Supervisor Hillary Ronen expressed disappointment Monday over the speed at which planned affordable housing projects in the Mission District have moved through the approval process, but was promised all seven will break ground by December 2019.
That means that in an area that hasn’t seen new affordable housing development for nearly a decade, 778 below market rate units will eventually reach the market, officials said at a Land Use and Transportation Committee hearing called by Ronen.
The first of the projects will break ground within weeks at 1296 Shotwell St., which will deliver 94 homes, followed by 490 South Van Ness in August, with 82 affordable homes, according to data presented by Daniel Adams, deputy director of the Mayor’s Office of Housing. The Mayor’s Office of Housing partners with nonprofit developers and provides funding for the projects.
Ronen used the hearing to not only get an update on the timeline of the Mission projects, but also to press for faster approval for 100 percent affordable housing developments, which was one of late Mayor Ed Lee’s executive directives.
“What we have seen is definite improvement based on that executive directive, but still room for making improvements,” Adams said. He added, “Some agencies are better able to do that with their staffing capacity than others.”
Daniel Sider, the Planning Department’s director of executive programs, noted that the entitlement process for the seven Mission projects ranged from four to 18 months.
“I would speculate…we are taking these affordable projects through at about twice the clip of a market rate project,” Sider said.
“I’d love to see data on that,” Ronen said.
Sider also said city planners are working on legislative proposals that would help speed approvals, such as by more clearly specifying the process.
Adams said that the typical project takes five years. The first year is for the site acquisition and developer selection followed by the second year for environmental review and zoning approvals. In the third year building permits are obtained and financing finalized. Then it takes two years to build.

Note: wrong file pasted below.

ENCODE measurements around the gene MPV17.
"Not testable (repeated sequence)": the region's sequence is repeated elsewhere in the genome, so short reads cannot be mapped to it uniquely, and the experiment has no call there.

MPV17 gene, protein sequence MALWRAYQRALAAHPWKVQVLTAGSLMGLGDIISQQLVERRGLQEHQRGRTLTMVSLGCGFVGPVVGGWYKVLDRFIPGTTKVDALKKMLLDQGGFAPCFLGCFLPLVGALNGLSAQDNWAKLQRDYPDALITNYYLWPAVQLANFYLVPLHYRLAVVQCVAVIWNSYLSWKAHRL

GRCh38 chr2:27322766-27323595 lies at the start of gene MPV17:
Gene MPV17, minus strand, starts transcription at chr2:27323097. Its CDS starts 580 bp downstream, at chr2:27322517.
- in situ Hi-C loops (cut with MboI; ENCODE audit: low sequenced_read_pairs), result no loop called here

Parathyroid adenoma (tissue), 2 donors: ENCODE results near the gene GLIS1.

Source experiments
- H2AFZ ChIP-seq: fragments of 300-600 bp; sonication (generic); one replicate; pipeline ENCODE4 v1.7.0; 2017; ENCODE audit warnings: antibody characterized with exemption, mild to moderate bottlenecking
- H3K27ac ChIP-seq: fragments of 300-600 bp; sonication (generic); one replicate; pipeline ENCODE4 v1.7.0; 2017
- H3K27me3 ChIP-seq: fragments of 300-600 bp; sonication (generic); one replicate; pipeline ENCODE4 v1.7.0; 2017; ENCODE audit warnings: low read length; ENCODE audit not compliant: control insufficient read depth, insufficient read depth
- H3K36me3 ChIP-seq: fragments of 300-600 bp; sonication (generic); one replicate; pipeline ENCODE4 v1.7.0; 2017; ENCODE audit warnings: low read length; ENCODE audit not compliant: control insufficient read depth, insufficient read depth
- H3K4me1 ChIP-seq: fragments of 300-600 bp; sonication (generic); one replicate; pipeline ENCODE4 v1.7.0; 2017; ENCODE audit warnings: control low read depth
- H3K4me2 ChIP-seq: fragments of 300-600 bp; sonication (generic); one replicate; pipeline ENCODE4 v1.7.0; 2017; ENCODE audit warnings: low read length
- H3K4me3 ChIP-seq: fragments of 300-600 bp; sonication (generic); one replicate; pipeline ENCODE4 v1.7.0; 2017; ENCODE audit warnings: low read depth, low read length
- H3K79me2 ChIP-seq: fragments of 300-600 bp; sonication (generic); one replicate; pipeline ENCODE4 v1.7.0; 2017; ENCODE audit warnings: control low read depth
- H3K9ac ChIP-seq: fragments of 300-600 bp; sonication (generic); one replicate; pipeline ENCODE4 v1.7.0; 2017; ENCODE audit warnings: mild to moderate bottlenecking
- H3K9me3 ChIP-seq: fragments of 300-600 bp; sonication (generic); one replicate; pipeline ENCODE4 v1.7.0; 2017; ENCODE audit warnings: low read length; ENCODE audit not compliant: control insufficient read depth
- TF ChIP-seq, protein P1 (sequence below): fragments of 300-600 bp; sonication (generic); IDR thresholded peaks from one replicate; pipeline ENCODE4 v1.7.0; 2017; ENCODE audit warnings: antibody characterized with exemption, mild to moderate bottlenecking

Karoleen Feng, Director of Community Real Estate for the Mission Economic Development Agency, said that they were hoping to “accelerate construction” and break ground on the 1269 Shotwell St. project in less than three years, but a lack of coordination among city agencies and financing issues prevented that. MEDA announced it was selected by the Mayor’s Office of Housing to build the Shotwell project in November 2015.
The timeline appears to be working out better for another MEDA project, the 1990 Folsom St. project that is slated to break ground in February 2019 and build 143 affordable homes.
“We think that our 1990 Folsom project … we will be developing it in less than three years since we’ve we were awarded the site,” Feng said.
Ronen said she is committed to figuring out how better to streamline these projects.
“There are big things we can do and little things we can do,” Ronen said. “I want every single one of these 100 percent affordable projects for every single department that touches that project to think, ‘Oh my god, the mayor’s breathing down my neck because that family might experience one more day of homelessness on the streets of San Francisco so we have got to get this up.’ That’s what I’m looking for and I am just not feeling it.”
The hearing came as state Sen. Scott Wiener’s Senate Bill 827, which would have increased allowed heights and densities in developments along transit corridors, died in Sacramento last week, but not before triggering a heated debate over housing policy. For critics of Wiener’s bill it was a chance to emphasize other solutions to the housing crisis, such as changes to rent control laws.
The Tenants Together, California’s statewide organization for renters’ rights, announced they were dropping off signatures Monday to place the Affordable Housing Act on the November ballot to repeal Costa-Hawkins, 1995 state legislation that prevents cities from enacting rent control on new construction. In San Francisco it means rent control only applies to units built before June 13, 1979. The law also prohibits rent control on single family homes or condos, and allows rent increases to market rates between tenants.